Muddy, rainy conditions didn't stop Case from demonstrating two new articulated dump trucks. In fact, it gave the trucks a chance to shine on an otherwise cloudy day. In early December, we were invited to attend a preview of new 35- and 40-ton ADTs with payload capacities from 26 to 29 cubic yards. Previously, the company only offered two models¡ªthe 325 and 330, rated at 25 and 30 tons, respectively. Now, with the addition of the 335 and 340, Case has positioned itself to compete with the larger lines its competitors offer.
Starting with the power train, the driving force of the 335 and 340 is a CNH-supplied Iveco Cursor engine that meets Tier 2 requirements and is anticipated to meet Tier 3 certification, according to Dave Wolf, Case brand marketing manager. The electronically controlled, 13-liter power plant provides 380 and 426 horsepower, respectively. The engines' Variable Geometry Turbocharger (VGT) provides quick response and high torque rise to meet challenging ground conditions.
Both trucks come equipped with ZF transmissions, axles and wheel ends. The front end features an integrated differential mounted on the transmission that transfers power directly to the wheel ends (also known as a transaxle). Case says the benefits of eliminating a drive shaft include fewer parts, less vibration, and less stress, while increasing tractive effort to the front wheels.
Standard limited-slip differentials offer excellent traction by transferring power from the tire that's slipping to the tire that's gripping. The trucks also have four-wheel and six-wheel lock to aid in hauling loads up and down steep, slippery slopes. During my test drive, I had to activate this feature so the truck wouldn't slide down the hills on the haul road. It worked perfectly and kept me on track.
Three types of braking systems are offered as standard equipment. Model 340 has outboard wet-disk service brakes, and the 335 comes with outboard dry-disk brakes. An efficient engine brake provides increased control on steep slopes and, for tough conditions, an engine brake combined with a hydraulic transmission retarder is available.
The two larger haulers offer a long list of new features¡ªboth standard and optional¡ªthat contribute to overall productivity and profitability. The sloping hood has been redesigned with a new lighting package and side access panels. The trucks also sport a wider, straight-rail frame for increased strength and stability.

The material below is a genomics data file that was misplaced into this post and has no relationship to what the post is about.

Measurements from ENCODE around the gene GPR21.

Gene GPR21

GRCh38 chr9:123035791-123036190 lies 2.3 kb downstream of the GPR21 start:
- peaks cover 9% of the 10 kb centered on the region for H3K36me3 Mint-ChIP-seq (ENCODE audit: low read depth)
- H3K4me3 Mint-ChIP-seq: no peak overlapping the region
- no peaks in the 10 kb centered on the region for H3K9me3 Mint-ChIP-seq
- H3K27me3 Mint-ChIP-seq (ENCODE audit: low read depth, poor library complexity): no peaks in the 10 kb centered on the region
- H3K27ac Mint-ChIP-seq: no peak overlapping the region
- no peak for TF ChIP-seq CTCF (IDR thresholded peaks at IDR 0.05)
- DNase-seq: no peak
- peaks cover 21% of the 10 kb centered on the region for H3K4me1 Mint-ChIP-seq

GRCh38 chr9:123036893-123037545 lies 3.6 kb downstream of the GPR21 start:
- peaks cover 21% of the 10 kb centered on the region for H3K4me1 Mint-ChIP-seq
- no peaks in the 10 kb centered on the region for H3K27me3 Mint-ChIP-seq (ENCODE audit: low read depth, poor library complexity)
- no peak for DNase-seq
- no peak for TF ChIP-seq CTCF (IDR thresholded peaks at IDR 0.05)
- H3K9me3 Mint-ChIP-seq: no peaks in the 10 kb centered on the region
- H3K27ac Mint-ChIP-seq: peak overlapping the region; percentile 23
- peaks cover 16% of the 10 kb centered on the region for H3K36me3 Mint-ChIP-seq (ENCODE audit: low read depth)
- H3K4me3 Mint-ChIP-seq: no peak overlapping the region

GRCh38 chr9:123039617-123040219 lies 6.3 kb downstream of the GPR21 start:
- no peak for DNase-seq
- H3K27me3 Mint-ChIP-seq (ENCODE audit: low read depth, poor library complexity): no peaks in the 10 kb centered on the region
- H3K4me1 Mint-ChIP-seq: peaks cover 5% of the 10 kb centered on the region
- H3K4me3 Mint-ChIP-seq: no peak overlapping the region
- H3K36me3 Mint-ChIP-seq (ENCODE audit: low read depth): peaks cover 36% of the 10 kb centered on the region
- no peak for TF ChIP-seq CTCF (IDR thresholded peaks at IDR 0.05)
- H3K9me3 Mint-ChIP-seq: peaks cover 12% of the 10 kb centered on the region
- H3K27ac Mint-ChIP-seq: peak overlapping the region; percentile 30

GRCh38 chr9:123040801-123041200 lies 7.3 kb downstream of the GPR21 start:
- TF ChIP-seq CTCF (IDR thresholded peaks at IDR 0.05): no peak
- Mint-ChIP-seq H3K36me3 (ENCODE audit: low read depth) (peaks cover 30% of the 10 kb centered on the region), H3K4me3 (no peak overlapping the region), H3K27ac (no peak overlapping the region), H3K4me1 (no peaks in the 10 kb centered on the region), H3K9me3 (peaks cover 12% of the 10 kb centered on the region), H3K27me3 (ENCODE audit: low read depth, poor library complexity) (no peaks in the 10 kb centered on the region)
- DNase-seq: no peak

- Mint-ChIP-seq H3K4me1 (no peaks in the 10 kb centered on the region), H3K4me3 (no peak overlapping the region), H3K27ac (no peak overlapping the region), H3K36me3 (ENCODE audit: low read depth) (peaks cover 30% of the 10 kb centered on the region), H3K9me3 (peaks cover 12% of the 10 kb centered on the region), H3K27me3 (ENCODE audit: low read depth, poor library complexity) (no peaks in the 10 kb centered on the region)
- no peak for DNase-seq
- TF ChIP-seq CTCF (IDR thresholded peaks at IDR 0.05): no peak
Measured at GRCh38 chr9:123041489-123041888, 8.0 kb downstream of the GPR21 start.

Case's exclusive (patent-pending) warm-up-circuit option uses the transmission retarder to warm hydraulic oil, which reduces pressure on the seals. Another new feature allows the operator to start the truck at ground level (without a key) using a remote-start control. After the unit is warmed up, the operator inserts the key and is ready to work. Some of the other key features/options include mechanical rear tailgate, safety strut to lock the raised bed, internally mounted dump cylinders, new dump brake, rear-view camera, body heating kit, carrier support bearings for the drive shaft, new cooling package and more.
Operators will also enjoy a new cab. The front console has been totally redesigned with new controls that are larger and easier to use. Detents are available for dump and return functions to free up operators' hands for steering and other controls. It has enhanced side visibility with new floor-to-ceiling glass cab doors. The cab's front, flat glass eliminates distortion and is easier to replace. There is also a new rear window guard that allows access to the rear glass for easy cleaning.
Case emphasized a number of serviceability enhancements for the new trucks. Along with retaining the flip-forward hood and swing-out fenders, a new tilting cab gives technicians access to the driveline, transmission, hydraulic valves and lines. Plus, the outside service platforms are much longer for easier accessibility. Virtually all maintenance checks can be made at ground level via fluid sight glasses and access panels; fuel fill is also at ground level. A standard Lincoln automatic lubrication system continuously greases all lubrication points from a central distribution block, eliminating the need for operators to grease the trucks daily. The level of grease in the central block can be monitored visually without leaving the operator's seat.
Case has also incorporated an EDC monitoring system in the front console that displays information from automatic systems checks that occur when the machine is started. Because the computer is checking fluid levels, temperatures, etc., that minimizes the operator's daily maintenance, although it shouldn't replace a daily walk-around. A new trip computer records key data and keeps track of vital information such as percentage of engine load relative to operating time; average operating temperatures to operating time; percentage of use in converter, lock-up and retarder modes; and percentage of use at various speeds.
"The easier it is to perform daily checks, the more likely they will completed," Wolf said. "We have made it easy for the operator to spend more time on production and less time on daily maintenance."
Estimated list prices for the trucks range from $388,000 for the 335 and $441,000 for the 340.
|Basic ADT Specifications (39 tons and over)|
|Model||Net HP||Payload Capacity||Weight (lbs.)||Loading Height|
|John Deere 400D||413||81,571||63,603||10'6"|